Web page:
© 2018 by the MacArthur Research Network on Youth and Participatory Politics

Students explore their identities and communities, identify civic issues that matter to them, and consider how they might use digital media for civic participation.

Students work to understand and analyze civic information online, and consider what information they

can trust.

Students navigate diverse perspectives and exchange ideas about civic issues in our inter-connected world .

Students consider how, when and to what end they can create, remix and otherwise re-purpose content that they share with others in online spaces.

Students consider a broad range of tactics and strategies for acting on civic issues. 

DIALOGUE

EXPLORE QUALITIES OF A PRODUCTIVE DIALOGUE ABOUT CIVIC ISSUES - IN PERSON OR ONLINE

QUESTION three:

How can we make

good online dialogue about civic and controversial issues?

In this activity, students explore and practice different online dialogue strategies and tools - including strategies for visible listening, connecting with others, voicing ideas, and seeking to persuade others to understand and agree with specific perspective. Then students consider the role of online guidelines in supporting productive discussions.

Activity #1: Strategies for Online Civic Dialogue

(30 minutes)

 

Below is a collection of dialogue strategies intended to support youth to engage in authentic, respectful, and productive dialogue about civic issues on social media. These moves can also be used to support productive in-person conversations in the classroom. The toolkit contains different types of moves that represent important features of productive dialogue.

 

First, introduce the toolkit to students and discuss the different dialogue moves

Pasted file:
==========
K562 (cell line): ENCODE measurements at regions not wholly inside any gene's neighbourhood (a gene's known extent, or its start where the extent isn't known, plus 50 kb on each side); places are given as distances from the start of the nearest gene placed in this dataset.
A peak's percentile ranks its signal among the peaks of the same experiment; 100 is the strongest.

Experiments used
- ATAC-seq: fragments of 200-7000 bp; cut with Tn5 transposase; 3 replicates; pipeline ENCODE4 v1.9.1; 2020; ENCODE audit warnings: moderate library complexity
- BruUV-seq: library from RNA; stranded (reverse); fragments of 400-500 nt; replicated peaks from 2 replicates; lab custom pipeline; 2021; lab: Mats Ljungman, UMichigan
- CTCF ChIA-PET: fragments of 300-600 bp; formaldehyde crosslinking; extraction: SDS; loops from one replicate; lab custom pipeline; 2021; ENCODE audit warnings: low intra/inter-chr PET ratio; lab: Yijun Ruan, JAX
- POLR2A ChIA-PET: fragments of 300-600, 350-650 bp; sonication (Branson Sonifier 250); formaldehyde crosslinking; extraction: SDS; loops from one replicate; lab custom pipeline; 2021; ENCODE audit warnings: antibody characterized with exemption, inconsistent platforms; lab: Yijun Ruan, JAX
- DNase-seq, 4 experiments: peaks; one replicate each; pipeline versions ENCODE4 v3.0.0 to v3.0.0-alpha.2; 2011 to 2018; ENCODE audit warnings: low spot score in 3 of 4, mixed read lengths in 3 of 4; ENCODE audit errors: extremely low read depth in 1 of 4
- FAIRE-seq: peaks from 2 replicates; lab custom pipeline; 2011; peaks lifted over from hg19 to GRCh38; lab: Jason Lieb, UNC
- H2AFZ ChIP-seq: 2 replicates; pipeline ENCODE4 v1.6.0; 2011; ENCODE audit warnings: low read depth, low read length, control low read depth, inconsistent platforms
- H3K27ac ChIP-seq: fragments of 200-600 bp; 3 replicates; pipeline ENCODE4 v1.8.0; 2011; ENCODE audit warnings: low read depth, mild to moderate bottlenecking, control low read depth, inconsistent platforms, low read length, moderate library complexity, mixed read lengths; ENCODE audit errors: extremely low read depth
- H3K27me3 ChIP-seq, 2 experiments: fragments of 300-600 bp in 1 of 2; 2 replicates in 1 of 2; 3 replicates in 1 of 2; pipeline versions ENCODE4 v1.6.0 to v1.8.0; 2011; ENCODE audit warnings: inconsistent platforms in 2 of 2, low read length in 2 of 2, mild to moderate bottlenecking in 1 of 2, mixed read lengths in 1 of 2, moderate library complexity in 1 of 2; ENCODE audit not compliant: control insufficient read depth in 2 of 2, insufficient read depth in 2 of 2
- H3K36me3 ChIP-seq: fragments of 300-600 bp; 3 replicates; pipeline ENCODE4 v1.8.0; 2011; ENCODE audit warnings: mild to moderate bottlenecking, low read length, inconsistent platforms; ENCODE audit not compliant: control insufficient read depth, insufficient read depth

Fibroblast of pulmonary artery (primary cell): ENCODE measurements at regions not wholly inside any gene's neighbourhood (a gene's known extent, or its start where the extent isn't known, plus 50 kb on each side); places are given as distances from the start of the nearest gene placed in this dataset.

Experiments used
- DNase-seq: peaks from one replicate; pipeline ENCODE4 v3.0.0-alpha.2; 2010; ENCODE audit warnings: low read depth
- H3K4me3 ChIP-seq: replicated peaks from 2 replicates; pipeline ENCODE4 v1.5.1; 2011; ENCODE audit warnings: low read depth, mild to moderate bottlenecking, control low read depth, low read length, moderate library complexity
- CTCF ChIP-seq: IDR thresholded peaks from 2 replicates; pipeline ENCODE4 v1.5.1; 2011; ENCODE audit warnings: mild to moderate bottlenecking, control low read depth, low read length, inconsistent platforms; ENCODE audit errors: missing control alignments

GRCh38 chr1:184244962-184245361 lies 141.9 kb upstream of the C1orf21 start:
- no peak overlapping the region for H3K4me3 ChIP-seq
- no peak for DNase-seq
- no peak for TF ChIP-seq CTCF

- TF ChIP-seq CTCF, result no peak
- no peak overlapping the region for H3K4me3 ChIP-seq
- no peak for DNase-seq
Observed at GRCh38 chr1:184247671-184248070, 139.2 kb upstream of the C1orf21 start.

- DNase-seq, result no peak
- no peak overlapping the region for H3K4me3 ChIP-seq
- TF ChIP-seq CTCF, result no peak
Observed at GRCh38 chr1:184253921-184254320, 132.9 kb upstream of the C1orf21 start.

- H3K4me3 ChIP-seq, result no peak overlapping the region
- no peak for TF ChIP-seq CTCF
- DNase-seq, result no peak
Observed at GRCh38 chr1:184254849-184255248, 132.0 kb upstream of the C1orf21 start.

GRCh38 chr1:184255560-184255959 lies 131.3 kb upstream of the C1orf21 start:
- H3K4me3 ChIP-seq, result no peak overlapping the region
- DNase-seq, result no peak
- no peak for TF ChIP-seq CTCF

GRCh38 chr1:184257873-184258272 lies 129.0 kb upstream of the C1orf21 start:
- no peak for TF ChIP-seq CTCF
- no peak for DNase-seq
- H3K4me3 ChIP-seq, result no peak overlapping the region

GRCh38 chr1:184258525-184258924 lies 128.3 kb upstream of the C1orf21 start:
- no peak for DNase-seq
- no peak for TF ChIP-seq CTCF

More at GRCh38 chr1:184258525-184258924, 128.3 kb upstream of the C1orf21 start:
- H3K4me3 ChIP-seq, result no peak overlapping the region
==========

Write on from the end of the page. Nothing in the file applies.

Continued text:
This toolkit was inspired by several different sources, including: Youth Voices and National Writing Project educational resources (especially work by Chris Sloan); the Out of Eden Learn Dialogue Toolkit (collaboratively developed by Project Zero and Chris Sloan of Youth Voices); and findings from qualitative research with young people who frequently talk about civic issues on social media.  

Ask the students to work in small groups and discuss the following questions:

 

  • What’s familiar? What moves feel familiar or are commonly used by people in online discussions you’ve been part of or observed? Describe.

 

  • What’s new? What moves feel less familiar and even intimidating?

 

  • What’s missing? Are there any commenting moves that should be added to the collection - based on your commenting practices or things you see other people doing in online discussions?

 

Ask each group to report out from their small group discussion to the class. Invite them to teach the class about any commenting moves that they use but which are not represented in the collection. Document the new moves on chart paper for the class to consider using in future in-class and online discussions.

Click here to download this exercise as a PDF.